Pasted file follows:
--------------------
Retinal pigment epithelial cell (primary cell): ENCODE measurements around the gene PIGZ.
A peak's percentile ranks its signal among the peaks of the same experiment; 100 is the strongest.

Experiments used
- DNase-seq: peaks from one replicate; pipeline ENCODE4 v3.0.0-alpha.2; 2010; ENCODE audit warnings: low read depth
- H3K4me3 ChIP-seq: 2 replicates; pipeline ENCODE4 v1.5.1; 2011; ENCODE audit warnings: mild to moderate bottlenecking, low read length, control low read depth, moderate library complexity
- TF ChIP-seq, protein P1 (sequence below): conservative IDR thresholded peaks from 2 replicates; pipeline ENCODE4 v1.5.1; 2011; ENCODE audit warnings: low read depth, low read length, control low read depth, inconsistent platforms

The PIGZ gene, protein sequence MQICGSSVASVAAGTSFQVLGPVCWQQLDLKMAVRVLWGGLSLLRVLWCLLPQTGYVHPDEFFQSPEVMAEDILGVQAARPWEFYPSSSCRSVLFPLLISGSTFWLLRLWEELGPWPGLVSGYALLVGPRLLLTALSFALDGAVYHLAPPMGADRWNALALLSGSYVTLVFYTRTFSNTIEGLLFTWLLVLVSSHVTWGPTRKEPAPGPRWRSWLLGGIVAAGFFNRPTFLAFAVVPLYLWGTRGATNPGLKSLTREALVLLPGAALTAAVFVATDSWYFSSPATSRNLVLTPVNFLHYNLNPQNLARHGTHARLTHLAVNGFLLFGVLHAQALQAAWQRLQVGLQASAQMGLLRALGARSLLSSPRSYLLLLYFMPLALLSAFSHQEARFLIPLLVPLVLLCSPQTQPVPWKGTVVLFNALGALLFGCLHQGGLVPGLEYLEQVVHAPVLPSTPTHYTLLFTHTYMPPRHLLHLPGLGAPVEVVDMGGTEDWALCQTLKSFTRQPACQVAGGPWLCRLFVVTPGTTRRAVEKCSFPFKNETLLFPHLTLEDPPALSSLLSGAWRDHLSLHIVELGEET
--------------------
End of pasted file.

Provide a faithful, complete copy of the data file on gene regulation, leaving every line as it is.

Retinal pigment epithelial cell (primary cell): ENCODE measurements around the gene PIGZ.
A peak's percentile ranks its signal among the peaks of the same experiment; 100 is the strongest.

Experiments used
- DNase-seq: peaks from one replicate; pipeline ENCODE4 v3.0.0-alpha.2; 2010; ENCODE audit warnings: low read depth
- H3K4me3 ChIP-seq: 2 replicates; pipeline ENCODE4 v1.5.1; 2011; ENCODE audit warnings: mild to moderate bottlenecking, low read length, control low read depth, moderate library complexity
- TF ChIP-seq, protein P1 (sequence below): conservative IDR thresholded peaks from 2 replicates; pipeline ENCODE4 v1.5.1; 2011; ENCODE audit warnings: low read depth, low read length, control low read depth, inconsistent platforms

The PIGZ gene, protein sequence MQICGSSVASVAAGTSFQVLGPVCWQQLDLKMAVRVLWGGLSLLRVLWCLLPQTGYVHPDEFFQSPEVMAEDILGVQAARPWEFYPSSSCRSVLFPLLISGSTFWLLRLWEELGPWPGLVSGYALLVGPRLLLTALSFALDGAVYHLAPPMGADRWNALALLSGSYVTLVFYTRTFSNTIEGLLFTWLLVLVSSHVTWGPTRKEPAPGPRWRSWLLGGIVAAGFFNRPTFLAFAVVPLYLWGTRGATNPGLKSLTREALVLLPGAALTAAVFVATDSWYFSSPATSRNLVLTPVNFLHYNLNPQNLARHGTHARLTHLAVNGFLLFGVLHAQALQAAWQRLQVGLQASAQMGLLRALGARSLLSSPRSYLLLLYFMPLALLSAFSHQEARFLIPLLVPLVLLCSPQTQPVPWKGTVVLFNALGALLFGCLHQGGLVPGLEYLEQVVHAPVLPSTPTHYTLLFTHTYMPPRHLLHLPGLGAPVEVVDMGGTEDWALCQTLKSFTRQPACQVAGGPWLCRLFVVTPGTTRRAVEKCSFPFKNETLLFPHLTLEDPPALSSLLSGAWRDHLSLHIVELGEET